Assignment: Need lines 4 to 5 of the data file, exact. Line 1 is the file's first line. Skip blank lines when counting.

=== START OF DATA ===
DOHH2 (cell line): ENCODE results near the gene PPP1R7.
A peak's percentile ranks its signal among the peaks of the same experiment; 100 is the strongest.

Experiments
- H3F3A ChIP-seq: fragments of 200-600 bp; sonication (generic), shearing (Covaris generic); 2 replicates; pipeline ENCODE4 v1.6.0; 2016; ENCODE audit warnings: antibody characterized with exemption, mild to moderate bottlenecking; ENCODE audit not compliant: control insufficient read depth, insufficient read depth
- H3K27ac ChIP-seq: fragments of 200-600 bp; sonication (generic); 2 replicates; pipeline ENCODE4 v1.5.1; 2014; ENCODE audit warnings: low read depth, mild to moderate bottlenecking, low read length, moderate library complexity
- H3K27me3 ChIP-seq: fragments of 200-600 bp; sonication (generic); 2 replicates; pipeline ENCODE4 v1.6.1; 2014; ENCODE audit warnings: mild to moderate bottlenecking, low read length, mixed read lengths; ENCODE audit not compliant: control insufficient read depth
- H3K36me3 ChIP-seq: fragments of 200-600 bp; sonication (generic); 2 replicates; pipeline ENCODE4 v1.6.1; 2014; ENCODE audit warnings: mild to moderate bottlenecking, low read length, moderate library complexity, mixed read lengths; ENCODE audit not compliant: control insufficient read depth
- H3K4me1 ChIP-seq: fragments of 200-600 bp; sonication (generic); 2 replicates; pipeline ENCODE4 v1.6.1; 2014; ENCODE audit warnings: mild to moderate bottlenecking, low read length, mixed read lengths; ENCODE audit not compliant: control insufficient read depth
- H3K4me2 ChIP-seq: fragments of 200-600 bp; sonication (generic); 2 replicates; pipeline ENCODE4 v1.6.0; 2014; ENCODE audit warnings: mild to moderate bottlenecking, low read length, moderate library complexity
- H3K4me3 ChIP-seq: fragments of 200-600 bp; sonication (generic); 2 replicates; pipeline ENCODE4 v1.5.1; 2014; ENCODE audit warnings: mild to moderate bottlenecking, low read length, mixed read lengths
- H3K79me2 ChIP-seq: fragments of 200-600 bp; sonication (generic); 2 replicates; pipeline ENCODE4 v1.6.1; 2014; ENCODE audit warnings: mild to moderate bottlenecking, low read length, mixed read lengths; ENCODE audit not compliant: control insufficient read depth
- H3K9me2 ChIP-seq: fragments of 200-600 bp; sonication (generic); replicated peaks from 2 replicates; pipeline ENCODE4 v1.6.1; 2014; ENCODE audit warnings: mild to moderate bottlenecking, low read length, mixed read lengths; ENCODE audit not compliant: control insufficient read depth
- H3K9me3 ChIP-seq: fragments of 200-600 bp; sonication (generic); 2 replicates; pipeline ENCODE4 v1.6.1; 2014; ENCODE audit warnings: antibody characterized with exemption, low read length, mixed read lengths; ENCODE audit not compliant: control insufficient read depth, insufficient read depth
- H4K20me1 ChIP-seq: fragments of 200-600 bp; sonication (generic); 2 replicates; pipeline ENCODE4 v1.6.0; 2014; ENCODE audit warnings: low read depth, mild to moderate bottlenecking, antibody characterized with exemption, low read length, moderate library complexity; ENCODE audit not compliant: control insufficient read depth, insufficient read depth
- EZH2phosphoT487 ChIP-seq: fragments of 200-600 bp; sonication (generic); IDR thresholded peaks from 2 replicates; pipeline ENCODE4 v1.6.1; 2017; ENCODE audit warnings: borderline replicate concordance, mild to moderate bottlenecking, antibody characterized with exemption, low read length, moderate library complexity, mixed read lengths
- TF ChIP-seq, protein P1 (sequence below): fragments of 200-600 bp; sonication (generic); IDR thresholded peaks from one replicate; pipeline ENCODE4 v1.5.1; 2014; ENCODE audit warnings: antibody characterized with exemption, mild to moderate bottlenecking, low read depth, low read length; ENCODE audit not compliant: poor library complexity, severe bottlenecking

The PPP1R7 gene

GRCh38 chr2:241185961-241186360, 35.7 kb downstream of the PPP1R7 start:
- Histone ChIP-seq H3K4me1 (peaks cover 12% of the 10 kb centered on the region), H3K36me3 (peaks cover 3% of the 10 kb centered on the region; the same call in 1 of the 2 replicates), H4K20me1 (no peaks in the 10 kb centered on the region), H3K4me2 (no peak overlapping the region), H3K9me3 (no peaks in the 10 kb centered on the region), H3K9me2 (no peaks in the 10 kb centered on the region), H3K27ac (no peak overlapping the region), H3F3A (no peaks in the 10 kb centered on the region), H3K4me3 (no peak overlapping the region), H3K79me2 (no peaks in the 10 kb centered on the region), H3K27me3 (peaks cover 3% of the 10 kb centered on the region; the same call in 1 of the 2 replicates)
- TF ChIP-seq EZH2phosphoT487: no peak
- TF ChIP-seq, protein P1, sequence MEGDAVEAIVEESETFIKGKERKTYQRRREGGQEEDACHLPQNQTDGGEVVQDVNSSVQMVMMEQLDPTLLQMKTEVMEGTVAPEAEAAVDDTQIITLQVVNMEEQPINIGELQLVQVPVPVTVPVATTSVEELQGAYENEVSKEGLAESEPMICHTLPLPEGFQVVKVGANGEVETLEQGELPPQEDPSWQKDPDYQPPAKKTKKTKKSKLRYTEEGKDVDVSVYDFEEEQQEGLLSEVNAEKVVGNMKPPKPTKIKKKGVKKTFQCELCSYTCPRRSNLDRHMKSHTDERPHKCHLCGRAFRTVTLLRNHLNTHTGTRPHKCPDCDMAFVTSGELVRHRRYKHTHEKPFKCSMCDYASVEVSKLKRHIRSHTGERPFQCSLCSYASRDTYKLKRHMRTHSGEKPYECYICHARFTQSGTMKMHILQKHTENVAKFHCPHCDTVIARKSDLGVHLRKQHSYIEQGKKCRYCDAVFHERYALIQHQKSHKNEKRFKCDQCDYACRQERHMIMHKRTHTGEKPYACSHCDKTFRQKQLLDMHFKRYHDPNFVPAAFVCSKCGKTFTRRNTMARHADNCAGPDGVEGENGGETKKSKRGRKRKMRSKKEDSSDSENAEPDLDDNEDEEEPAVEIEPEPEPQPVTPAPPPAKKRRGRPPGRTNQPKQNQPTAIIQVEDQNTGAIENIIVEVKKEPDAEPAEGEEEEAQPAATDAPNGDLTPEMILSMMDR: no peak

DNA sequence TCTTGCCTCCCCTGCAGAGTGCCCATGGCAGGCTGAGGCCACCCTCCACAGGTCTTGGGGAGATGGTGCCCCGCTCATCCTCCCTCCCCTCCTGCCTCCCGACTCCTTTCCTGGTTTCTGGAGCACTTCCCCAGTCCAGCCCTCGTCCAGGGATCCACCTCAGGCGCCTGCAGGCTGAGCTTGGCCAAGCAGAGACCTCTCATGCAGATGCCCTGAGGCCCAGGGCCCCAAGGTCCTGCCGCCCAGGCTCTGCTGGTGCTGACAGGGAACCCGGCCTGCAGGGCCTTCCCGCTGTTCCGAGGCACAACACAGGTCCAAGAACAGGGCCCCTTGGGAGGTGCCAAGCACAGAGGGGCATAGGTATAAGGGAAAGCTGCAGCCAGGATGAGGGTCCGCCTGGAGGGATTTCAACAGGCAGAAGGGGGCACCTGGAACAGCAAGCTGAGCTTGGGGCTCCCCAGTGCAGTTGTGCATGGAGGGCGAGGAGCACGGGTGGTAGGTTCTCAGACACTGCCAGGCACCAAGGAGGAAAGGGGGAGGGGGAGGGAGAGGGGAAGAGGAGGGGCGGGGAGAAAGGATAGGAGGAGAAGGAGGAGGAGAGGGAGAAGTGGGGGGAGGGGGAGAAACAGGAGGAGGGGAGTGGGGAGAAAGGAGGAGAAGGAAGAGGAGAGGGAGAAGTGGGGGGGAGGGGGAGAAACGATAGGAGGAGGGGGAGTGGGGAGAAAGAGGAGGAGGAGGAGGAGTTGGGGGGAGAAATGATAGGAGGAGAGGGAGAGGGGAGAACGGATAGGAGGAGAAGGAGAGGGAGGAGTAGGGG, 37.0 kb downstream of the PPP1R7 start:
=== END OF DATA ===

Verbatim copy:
- H3F3A ChIP-seq: fragments of 200-600 bp; sonication (generic), shearing (Covaris generic); 2 replicates; pipeline ENCODE4 v1.6.0; 2016; ENCODE audit warnings: antibody characterized with exemption, mild to moderate bottlenecking; ENCODE audit not compliant: control insufficient read depth, insufficient read depth
- H3K27ac ChIP-seq: fragments of 200-600 bp; sonication (generic); 2 replicates; pipeline ENCODE4 v1.5.1; 2014; ENCODE audit warnings: low read depth, mild to moderate bottlenecking, low read length, moderate library complexity